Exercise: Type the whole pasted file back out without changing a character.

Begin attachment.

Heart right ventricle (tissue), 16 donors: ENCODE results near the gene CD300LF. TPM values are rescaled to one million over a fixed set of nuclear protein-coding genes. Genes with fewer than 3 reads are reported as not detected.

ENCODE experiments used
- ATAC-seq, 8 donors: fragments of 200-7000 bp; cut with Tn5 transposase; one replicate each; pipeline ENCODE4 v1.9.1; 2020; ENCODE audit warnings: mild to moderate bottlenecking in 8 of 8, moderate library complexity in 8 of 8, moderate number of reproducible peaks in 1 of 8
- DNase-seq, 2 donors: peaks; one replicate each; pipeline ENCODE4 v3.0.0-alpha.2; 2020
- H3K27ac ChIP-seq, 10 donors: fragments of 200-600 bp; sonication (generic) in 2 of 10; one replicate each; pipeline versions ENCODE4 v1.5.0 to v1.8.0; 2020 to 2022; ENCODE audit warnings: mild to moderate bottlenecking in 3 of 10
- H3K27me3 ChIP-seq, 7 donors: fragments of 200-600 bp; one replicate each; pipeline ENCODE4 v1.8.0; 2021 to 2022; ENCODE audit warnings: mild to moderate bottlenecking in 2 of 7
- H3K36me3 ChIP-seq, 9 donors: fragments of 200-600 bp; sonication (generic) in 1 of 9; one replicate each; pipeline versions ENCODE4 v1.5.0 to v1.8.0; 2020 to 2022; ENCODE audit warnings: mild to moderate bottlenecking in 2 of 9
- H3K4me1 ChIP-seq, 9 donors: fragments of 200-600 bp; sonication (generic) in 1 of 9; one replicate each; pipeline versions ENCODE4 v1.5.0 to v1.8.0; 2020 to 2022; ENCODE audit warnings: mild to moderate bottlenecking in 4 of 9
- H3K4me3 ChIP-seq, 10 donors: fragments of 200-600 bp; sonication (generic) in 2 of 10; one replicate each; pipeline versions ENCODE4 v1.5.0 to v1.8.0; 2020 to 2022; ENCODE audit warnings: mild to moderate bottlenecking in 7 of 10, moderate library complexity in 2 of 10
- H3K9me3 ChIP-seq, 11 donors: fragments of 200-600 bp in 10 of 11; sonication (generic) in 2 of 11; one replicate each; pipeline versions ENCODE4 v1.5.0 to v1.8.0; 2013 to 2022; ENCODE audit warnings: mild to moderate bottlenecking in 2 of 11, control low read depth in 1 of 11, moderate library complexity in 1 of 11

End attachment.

Heart right ventricle (tissue), 16 donors: ENCODE results near the gene CD300LF. TPM values are rescaled to one million over a fixed set of nuclear protein-coding genes. Genes with fewer than 3 reads are reported as not detected.

ENCODE experiments used
- ATAC-seq, 8 donors: fragments of 200-7000 bp; cut with Tn5 transposase; one replicate each; pipeline ENCODE4 v1.9.1; 2020; ENCODE audit warnings: mild to moderate bottlenecking in 8 of 8, moderate library complexity in 8 of 8, moderate number of reproducible peaks in 1 of 8
- DNase-seq, 2 donors: peaks; one replicate each; pipeline ENCODE4 v3.0.0-alpha.2; 2020
- H3K27ac ChIP-seq, 10 donors: fragments of 200-600 bp; sonication (generic) in 2 of 10; one replicate each; pipeline versions ENCODE4 v1.5.0 to v1.8.0; 2020 to 2022; ENCODE audit warnings: mild to moderate bottlenecking in 3 of 10
- H3K27me3 ChIP-seq, 7 donors: fragments of 200-600 bp; one replicate each; pipeline ENCODE4 v1.8.0; 2021 to 2022; ENCODE audit warnings: mild to moderate bottlenecking in 2 of 7
- H3K36me3 ChIP-seq, 9 donors: fragments of 200-600 bp; sonication (generic) in 1 of 9; one replicate each; pipeline versions ENCODE4 v1.5.0 to v1.8.0; 2020 to 2022; ENCODE audit warnings: mild to moderate bottlenecking in 2 of 9
- H3K4me1 ChIP-seq, 9 donors: fragments of 200-600 bp; sonication (generic) in 1 of 9; one replicate each; pipeline versions ENCODE4 v1.5.0 to v1.8.0; 2020 to 2022; ENCODE audit warnings: mild to moderate bottlenecking in 4 of 9
- H3K4me3 ChIP-seq, 10 donors: fragments of 200-600 bp; sonication (generic) in 2 of 10; one replicate each; pipeline versions ENCODE4 v1.5.0 to v1.8.0; 2020 to 2022; ENCODE audit warnings: mild to moderate bottlenecking in 7 of 10, moderate library complexity in 2 of 10
- H3K9me3 ChIP-seq, 11 donors: fragments of 200-600 bp in 10 of 11; sonication (generic) in 2 of 11; one replicate each; pipeline versions ENCODE4 v1.5.0 to v1.8.0; 2013 to 2022; ENCODE audit warnings: mild to moderate bottlenecking in 2 of 11, control low read depth in 1 of 11, moderate library complexity in 1 of 11